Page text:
Blue veined and dimpling, dappled in the sun
Lies Lake Kanieri, like a timid child
Wide eyed, close clinging to the spacious skirts
Of old Tuhua, the big, brawny nurse,
On whose broad lap I lie. Now is no need to serve,
Or suffer, or regret: it seems life holds
No future and no past for me but this
Sun-lighted mountain and the brooding bush;
Nor art nor history nor written page
Could touch me now; it is enough to be,
And feel the slow and rhythmic pulse of Earth
Beat under me; and see the low, red sun
Lean on the massive shoulders of the range.
O lone, heroic, melancholy Hills!
Your dim, gaunt peaks stand in the after-glow
Stern as Duty, implacable and cold;
Remote from the harsh clamour of the plains,
Whose pulse of life stirs dully at your feet.
O still, and calm, and pure, and wise, and strong!
My restless heart from your locked hearts shut out,
Leans on your strength, and craves the peace you hold –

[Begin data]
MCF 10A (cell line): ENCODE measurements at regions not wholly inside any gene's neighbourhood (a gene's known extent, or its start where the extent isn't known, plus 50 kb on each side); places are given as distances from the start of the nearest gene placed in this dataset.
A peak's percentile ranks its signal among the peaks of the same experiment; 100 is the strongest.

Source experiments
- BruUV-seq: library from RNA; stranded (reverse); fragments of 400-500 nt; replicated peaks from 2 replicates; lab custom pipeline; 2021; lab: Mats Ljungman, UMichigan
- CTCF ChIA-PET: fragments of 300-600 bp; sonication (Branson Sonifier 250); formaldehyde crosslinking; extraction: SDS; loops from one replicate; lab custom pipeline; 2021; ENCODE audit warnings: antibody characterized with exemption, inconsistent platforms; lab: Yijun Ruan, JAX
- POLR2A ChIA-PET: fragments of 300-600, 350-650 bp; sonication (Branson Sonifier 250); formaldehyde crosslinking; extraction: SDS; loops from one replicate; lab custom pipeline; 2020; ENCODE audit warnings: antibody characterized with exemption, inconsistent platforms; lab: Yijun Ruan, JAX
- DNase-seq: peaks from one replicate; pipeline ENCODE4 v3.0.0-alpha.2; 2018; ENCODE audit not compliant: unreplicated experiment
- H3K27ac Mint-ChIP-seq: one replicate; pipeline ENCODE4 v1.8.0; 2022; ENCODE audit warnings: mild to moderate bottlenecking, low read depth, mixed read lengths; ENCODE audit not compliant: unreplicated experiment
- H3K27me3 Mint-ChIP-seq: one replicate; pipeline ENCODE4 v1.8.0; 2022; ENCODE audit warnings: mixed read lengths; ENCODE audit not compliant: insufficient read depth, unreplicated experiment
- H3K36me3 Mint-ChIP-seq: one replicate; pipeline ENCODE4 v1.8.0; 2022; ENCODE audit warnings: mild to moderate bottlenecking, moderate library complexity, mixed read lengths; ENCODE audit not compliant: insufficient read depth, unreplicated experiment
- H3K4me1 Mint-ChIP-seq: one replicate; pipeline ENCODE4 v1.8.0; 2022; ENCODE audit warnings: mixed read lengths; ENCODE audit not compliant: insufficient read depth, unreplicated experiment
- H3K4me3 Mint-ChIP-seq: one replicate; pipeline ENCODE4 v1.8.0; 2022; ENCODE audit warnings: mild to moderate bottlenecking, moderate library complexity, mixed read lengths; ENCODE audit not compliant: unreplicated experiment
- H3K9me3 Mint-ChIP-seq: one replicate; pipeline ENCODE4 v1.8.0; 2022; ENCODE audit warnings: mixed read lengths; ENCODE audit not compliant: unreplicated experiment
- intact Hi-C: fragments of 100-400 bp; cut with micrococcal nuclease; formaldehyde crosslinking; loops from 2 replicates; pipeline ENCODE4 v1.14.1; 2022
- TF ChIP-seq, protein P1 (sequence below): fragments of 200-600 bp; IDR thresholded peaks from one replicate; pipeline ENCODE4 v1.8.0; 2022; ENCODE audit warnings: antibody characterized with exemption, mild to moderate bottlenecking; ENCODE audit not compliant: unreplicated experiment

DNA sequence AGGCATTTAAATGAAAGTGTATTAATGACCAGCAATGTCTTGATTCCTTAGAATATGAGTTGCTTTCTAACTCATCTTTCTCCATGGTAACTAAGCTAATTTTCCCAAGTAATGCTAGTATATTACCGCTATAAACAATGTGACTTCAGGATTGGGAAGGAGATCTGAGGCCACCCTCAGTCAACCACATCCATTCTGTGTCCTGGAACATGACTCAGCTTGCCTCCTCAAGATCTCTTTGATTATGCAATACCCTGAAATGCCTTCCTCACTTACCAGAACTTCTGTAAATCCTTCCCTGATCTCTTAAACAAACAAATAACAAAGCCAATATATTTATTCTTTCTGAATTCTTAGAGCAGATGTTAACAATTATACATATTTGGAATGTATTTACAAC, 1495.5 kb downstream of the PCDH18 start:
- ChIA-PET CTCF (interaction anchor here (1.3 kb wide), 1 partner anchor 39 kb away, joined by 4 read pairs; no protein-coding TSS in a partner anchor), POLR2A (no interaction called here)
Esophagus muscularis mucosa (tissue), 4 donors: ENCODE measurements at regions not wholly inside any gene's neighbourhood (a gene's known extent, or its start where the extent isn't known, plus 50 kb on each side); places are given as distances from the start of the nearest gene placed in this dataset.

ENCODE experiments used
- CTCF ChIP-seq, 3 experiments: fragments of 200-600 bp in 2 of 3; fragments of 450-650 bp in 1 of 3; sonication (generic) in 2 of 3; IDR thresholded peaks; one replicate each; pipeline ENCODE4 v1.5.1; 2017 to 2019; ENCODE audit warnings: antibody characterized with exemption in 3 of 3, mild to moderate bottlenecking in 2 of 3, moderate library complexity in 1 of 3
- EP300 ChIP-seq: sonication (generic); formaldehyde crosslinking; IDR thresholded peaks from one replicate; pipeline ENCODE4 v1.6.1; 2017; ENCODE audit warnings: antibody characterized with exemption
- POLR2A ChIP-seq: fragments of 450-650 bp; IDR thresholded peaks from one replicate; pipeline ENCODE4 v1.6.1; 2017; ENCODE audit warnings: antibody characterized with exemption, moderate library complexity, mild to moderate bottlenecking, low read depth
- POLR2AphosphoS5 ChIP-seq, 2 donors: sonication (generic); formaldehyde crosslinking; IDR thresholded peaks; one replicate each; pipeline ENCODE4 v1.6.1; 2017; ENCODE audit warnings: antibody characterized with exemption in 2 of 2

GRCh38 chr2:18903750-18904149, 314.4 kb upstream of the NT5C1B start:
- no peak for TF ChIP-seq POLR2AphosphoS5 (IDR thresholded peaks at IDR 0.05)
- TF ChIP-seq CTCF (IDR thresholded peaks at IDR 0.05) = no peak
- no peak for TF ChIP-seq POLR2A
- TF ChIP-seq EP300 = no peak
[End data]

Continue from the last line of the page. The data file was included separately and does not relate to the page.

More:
Peace born of conflict. Ye old Stoic Hills,
Yield up your secrets! On your furrowed fronts
Are scars of fierce upheavals; in your grave,
Deep breasts what dreams are shut? Methinks you stand
Like pale, impassive monks whose chill looks hide
Forbidden memories of clinging lips,
Of passions conquered and of pains repressed
Within their breasts of snow. With outlines dim
The hooded slopes, like meek nuns grouped in prayer,
Kneel in the screenéd cloister of the bush
Dark robed and secret; and the laughing lake,
Smoothed by the slow, cool fingers of the dusk,
Has coiled herself to sleep. All light has gone,
Save on those heights where Day, grown weak and old,
Close by the dying embers of the sun,
Sits, like an old man musing on his past.
Lola Ridge (1873-1941)
NZ Illustrated Magazine 7.2 (Nov 1902): 131.